Redesigning The Get Invited User Interface
At Get Invited, we are continuously striving to create the best possible experience for our users. This means that, whilst we are constantly building and shipping new features, we are conscious not to neglect the existing product.
A few months ago, we decided that our dashboard user interface needed some care and attention, to reduce the visual complexity and lessen any potential confusion.
Note: Digital products shouldn’t require users to invest lots of time learning how something works, or have them hunt around to find certain features!
If you look at the older version of the dashboard (above), it’s not horrible, but it packs a lot of information onto the screen. Events and all their associated information are bundled together, which is fine when you only have a few events, but when you are running multiple events it quickly becomes overwhelming and hard to digest, not the experience we want for our customers.
Note: Displaying too much on the screen at any given time results in confusion, elements battle for superiority and when we’re given too much choice we become overwhelmed.
Our goal with the redesign was to simplify what information and options we present to users on each screen.
It’s well known that we have limited capacity for storing and processing information in our short term memory, known as Cognitive Load. Therefore we should consider what information is vital for the user, and what can be hidden away and revealed later at their request.
Redesigning a product gives us the opportunity to refine and tweak not only the visual aesthetics of the product but ensure that people have a good experience using the product.
Note: A redesign should never just be a visual update, you should be spending the time to consider how your users will be interacting with your designs.
Displaying new information or adding new options to this previous layout became a much bigger task than it should have been, we struggled to find an ideal place to put new features or information and ended up reworking or hacking the layout each time. This was a clear indication that the layout was close to its breaking point because it was causing headaches for both us and the customer.
We needed a layout which provided a quick overview of the events, but also allowed the event organiser to delve deeper and see the finer details about their event, such as statistics on their ticket sales, social media statistics and options to manage their event. We didn’t want to bombard the event organiser with data, we wanted to let them see more detail when they choose to.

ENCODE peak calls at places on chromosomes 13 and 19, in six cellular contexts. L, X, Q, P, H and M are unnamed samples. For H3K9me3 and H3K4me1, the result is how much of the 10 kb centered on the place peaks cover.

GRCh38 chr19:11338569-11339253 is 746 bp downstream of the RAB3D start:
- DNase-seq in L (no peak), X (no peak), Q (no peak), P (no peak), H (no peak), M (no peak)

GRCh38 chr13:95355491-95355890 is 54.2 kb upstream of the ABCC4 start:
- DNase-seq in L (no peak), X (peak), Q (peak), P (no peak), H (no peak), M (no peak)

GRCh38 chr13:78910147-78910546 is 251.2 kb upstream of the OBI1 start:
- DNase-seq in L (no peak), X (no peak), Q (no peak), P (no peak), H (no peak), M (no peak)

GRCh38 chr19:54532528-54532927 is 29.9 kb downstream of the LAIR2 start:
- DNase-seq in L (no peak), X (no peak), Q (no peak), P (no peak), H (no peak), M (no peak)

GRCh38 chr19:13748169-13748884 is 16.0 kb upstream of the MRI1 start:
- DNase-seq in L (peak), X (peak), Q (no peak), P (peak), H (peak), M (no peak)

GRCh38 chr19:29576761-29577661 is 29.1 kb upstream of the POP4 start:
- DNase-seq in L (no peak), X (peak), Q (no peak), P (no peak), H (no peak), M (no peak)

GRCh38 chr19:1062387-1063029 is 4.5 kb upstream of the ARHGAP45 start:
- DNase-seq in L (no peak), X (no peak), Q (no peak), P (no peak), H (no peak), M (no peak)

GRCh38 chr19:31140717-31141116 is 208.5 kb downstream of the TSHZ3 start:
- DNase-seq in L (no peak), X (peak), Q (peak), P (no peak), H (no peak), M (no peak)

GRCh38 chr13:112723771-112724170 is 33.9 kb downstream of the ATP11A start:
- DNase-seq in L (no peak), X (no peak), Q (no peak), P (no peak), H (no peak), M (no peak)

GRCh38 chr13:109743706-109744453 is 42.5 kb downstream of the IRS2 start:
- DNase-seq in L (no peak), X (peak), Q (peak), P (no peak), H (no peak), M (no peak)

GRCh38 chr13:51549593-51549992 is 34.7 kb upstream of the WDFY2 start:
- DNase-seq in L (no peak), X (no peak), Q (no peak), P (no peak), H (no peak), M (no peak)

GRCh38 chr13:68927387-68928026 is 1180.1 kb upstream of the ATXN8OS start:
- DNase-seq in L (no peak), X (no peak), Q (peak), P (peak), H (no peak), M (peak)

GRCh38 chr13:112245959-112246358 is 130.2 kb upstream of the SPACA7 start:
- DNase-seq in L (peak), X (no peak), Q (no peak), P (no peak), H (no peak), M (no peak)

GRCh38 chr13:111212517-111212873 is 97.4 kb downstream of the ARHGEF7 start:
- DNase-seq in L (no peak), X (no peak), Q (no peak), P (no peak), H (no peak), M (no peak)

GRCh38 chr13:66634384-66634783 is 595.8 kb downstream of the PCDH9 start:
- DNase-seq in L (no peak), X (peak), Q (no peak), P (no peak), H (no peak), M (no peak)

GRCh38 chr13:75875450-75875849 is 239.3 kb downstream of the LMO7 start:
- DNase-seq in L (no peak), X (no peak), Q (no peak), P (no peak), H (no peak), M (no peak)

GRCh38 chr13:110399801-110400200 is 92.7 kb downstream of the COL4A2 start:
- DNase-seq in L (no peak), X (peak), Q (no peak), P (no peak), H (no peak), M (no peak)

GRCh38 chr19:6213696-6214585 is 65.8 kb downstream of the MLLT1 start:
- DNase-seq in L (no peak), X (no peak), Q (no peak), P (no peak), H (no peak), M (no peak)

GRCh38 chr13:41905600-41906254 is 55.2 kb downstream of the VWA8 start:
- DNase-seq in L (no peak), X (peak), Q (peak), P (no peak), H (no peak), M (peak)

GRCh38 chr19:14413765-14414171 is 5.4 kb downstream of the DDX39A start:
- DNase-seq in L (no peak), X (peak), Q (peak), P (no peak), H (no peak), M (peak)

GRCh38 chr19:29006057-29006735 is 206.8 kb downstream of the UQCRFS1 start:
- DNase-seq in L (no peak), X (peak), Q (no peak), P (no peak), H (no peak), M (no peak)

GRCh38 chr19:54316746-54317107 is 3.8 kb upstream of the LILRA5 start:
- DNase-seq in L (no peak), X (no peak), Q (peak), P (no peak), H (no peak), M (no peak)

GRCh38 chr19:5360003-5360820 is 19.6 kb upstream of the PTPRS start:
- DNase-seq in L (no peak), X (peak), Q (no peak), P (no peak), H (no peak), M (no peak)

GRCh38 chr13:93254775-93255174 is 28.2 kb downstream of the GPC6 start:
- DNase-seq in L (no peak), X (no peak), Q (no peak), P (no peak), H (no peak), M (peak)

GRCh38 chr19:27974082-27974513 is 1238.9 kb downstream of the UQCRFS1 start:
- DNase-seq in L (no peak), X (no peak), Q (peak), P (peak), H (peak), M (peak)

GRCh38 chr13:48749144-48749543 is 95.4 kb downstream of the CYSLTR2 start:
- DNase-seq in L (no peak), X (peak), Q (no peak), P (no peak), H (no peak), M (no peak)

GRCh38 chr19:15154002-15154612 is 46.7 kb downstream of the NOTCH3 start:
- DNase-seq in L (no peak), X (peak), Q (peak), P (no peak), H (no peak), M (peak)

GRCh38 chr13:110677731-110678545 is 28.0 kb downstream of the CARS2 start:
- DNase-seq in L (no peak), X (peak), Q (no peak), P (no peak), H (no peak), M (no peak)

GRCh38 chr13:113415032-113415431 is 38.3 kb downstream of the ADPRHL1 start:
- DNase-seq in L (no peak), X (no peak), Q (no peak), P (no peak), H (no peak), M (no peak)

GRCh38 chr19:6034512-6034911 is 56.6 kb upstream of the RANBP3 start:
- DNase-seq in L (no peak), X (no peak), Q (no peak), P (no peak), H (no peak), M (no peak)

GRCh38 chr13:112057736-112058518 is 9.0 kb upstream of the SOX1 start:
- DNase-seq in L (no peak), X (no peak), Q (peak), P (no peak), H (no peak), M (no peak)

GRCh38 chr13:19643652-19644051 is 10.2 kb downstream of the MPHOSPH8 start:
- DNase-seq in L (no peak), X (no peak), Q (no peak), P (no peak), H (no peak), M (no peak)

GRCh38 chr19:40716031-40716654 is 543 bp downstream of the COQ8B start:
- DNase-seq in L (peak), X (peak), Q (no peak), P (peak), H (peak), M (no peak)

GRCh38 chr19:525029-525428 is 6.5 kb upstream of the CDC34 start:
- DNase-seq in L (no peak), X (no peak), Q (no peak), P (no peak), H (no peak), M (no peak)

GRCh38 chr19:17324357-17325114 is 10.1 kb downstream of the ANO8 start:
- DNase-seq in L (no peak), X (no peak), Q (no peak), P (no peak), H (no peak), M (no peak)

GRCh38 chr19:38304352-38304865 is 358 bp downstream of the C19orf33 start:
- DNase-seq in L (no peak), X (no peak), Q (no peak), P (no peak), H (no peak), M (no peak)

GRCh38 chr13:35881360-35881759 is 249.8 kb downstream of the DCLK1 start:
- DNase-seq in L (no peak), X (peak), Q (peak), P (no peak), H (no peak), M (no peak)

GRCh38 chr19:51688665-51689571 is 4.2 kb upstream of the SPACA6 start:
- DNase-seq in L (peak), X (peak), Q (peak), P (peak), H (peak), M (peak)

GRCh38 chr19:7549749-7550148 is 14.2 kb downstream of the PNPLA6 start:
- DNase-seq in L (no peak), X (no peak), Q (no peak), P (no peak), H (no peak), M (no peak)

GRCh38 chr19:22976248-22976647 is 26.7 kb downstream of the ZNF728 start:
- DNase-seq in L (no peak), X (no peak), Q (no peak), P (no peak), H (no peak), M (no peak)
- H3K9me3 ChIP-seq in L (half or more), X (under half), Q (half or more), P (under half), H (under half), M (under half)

So, our solution was to split the layout in two; one to display a quick overview of all events and the other to give much more in depth stats about how a particular event is doing, and ultimately offer a much better experience for our users.
Our new Dashboard is simple and concentrates on removing the distracting elements from the existing design and making these accessible when required. We wanted to keep this page very lean to provide a quick overview of events and if an event organiser wants more detail they can click into that specific event.
Our individual event pages provide statistics about ticket sales, event page views, attendee checkins, social activity and in the not too distant future, sentiment analysis of what people are saying about the event. The page is split into standalone components or modules, which display specific details. These details are separated to make them easy to digest and eventually will allow the event organiser to customise and reorder the components to best suit their needs.
Whilst redesigning the admin interface, we also managed to resolve a technical issue where multiple social graphs on the same page resulted in a very sluggish page load. We could have come up with a technical solution to fix this, but thankfully our new design direction meant we no longer had multiple graphs on the same page, resulting in a happy developer and a much quicker page load!
Note: It’s important every once in a while to take a break from shipping new features and have a look at the current state of your product, check that everything work as well as it used to, and figure out if you to need to rework some areas.